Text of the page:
“I think it would be a good thing if teachers and coaches could drive the buses because they have relationships with the students,” said Tardie, “instead of a stranger that doesn’t have that connection with them.”

MHS club advisers and coaches have recently been encouraged to get their type 15 certificate so they are certified to drive the mini-buses. In return, teachers and coaches will get paid for their time and work. Those who have been driving their teams to competitions for years are excited about the possibility of now getting paid for their extra work. 

Others are not thrilled. Acquiring a CDL requires a required skills test, vision test, and physical examination. This can take time, which not every teacher has. In addition, not every teacher wants to drive a bus, mini or otherwise. Teachers already work 40, 50, and sometimes 60 hours per week. Now, if available and willing, they are being asked to drive buses. This means regulating student behavior on the bus and dealing with crazy drivers on the road. It also equates to less time for grading and other teaching responsibilities that fall outside of the normal school day. The idea is a bleak one for teachers already taking on a full load.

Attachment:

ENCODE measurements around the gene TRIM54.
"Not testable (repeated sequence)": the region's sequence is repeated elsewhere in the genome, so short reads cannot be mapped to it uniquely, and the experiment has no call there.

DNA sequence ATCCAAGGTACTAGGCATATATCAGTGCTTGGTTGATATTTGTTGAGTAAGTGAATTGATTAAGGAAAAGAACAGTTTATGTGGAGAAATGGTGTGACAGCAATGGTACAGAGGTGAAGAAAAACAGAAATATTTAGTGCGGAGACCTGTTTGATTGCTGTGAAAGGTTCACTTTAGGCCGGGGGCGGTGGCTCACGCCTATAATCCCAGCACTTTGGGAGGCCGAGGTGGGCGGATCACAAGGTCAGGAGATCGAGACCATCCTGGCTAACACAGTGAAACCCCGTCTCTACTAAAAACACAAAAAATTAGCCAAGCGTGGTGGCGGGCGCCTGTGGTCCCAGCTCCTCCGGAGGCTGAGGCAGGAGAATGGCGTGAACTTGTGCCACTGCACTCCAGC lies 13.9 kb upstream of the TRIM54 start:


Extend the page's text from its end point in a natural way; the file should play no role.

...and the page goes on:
One solution to helping with bussing is to reduce routes and extracurricular trips. These have been completely cut in some districts. First Student is funneling energy into recruitment, training, and hiring qualified drivers to help transport students. But in the meantime, students are suffering. 

Crook applauds First Student for their efforts in keeping the students of CBSD safe and trying to work within their parameters.

“First Student is doing the best they can with the drivers they have,” said Crook. “It’s a hard situation to be in. We have to have people apply in order to be hired.”

Anyone over 21 years old who meets the qualifications to drive a bus is encouraged to contact Becki Mascarenas at first student at 541-888-9131 or